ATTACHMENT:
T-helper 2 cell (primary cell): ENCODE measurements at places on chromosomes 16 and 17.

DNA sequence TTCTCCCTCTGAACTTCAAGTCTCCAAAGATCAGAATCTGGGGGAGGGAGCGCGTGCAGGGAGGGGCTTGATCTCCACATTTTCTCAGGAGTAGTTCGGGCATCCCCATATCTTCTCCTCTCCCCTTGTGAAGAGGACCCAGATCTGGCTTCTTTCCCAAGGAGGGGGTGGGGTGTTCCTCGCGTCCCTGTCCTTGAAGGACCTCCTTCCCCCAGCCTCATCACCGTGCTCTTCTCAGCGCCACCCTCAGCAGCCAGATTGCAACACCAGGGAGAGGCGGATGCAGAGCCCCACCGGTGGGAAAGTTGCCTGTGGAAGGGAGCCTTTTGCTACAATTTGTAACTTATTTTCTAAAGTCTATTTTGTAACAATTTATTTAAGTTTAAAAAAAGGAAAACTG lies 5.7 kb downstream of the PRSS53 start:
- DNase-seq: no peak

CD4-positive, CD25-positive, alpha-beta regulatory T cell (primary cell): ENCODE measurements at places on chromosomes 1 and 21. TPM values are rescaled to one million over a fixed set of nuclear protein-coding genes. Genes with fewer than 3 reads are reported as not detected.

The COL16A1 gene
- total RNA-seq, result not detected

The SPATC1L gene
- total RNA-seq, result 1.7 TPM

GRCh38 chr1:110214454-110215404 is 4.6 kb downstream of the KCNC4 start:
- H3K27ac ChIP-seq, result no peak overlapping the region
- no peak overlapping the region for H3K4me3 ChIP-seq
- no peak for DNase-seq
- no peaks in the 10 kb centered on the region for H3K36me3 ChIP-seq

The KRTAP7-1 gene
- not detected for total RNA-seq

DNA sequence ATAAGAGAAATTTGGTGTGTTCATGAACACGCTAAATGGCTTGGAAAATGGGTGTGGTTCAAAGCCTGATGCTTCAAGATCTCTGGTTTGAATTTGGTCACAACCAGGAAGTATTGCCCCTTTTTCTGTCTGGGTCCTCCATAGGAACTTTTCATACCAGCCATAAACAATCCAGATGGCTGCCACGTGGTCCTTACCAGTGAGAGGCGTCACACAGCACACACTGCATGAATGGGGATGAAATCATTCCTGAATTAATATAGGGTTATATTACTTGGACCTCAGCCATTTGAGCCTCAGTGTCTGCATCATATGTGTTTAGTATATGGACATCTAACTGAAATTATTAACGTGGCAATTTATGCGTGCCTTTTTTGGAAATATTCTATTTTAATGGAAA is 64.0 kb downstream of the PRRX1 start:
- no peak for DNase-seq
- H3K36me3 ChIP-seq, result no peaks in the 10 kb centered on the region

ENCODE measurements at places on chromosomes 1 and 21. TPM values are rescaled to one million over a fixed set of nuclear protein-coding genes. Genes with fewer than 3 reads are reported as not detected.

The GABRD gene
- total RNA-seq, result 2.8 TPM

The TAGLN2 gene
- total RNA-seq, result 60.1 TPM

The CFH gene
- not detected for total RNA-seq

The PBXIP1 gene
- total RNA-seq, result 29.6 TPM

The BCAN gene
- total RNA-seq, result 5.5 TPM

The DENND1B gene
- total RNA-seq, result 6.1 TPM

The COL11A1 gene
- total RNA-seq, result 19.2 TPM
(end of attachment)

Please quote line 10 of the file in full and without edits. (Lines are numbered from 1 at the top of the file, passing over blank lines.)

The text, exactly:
- H3K27ac ChIP-seq, result no peak overlapping the region